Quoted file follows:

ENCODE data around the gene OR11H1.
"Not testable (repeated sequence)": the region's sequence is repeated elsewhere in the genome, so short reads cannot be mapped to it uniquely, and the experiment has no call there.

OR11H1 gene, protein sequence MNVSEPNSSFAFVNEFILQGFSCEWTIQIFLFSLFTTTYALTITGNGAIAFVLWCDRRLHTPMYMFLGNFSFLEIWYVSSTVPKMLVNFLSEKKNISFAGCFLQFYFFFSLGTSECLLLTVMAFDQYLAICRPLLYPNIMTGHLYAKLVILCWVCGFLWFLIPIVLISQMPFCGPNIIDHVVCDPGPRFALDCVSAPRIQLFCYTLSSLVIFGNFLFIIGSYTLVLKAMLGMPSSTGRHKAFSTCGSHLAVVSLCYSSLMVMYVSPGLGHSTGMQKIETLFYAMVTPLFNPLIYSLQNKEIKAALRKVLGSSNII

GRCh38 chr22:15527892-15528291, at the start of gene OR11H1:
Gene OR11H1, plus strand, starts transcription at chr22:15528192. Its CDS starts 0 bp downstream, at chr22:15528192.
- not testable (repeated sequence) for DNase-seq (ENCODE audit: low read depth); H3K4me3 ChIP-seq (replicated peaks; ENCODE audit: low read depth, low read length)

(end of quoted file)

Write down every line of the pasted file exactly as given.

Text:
ENCODE data around the gene OR11H1.
"Not testable (repeated sequence)": the region's sequence is repeated elsewhere in the genome, so short reads cannot be mapped to it uniquely, and the experiment has no call there.

OR11H1 gene, protein sequence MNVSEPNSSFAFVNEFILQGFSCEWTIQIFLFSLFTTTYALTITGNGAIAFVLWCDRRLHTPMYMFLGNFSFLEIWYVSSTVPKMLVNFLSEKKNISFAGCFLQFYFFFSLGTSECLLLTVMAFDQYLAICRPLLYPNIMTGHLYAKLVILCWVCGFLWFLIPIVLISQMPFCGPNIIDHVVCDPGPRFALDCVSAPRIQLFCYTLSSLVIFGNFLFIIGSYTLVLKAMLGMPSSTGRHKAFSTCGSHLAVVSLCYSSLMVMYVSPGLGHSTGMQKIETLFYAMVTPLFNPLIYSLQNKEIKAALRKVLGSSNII

GRCh38 chr22:15527892-15528291, at the start of gene OR11H1:
Gene OR11H1, plus strand, starts transcription at chr22:15528192. Its CDS starts 0 bp downstream, at chr22:15528192.
- not testable (repeated sequence) for DNase-seq (ENCODE audit: low read depth); H3K4me3 ChIP-seq (replicated peaks; ENCODE audit: low read depth, low read length)